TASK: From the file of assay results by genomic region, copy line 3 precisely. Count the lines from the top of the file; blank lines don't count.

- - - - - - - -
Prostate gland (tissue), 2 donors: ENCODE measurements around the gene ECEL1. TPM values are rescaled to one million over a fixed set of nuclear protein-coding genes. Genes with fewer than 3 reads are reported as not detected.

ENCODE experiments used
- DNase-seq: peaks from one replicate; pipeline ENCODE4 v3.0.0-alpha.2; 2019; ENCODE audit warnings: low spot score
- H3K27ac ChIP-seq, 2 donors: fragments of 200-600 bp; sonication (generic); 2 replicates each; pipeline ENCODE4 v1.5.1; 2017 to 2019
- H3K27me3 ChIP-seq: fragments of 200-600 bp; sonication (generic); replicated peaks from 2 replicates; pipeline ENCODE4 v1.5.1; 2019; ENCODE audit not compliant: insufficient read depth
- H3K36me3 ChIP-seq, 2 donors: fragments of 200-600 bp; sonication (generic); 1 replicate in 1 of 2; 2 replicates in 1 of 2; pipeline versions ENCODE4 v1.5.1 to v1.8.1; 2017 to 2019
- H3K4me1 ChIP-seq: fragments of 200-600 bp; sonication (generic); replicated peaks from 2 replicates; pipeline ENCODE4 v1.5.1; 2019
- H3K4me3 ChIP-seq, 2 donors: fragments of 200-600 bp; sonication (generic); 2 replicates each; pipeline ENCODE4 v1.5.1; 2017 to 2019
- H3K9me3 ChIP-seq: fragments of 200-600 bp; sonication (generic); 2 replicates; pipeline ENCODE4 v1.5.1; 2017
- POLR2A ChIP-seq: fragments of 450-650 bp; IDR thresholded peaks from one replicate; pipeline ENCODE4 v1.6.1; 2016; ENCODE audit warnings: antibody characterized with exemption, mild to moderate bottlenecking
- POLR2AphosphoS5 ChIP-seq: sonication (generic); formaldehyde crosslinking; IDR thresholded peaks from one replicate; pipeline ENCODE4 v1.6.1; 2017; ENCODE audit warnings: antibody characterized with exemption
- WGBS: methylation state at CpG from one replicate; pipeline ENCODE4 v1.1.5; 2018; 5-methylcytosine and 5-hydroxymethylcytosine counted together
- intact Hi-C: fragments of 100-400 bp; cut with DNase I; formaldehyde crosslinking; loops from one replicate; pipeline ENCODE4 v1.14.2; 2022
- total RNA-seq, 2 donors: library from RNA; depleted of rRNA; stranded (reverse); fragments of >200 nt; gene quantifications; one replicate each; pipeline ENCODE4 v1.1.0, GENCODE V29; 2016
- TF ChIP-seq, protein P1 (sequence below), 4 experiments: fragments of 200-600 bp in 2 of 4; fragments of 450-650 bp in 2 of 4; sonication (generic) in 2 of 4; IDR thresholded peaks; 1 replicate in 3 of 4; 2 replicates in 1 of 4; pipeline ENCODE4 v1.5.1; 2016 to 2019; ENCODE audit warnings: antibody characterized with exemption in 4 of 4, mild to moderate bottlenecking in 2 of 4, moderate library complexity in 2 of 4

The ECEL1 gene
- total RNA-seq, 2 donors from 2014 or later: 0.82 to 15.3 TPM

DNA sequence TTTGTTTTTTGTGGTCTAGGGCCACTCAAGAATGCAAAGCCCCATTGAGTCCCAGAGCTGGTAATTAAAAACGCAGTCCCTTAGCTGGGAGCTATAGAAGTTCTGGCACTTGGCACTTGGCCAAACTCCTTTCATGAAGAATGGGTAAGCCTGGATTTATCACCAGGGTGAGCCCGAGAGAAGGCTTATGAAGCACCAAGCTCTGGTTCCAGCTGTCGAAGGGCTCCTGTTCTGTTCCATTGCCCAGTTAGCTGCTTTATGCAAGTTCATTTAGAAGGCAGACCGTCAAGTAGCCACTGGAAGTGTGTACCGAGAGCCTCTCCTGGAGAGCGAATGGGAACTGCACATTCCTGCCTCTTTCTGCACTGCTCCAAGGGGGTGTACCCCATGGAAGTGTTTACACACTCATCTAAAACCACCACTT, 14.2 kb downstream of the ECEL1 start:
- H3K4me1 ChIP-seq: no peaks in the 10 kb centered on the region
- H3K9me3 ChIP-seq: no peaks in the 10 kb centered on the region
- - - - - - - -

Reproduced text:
- DNase-seq: peaks from one replicate; pipeline ENCODE4 v3.0.0-alpha.2; 2019; ENCODE audit warnings: low spot score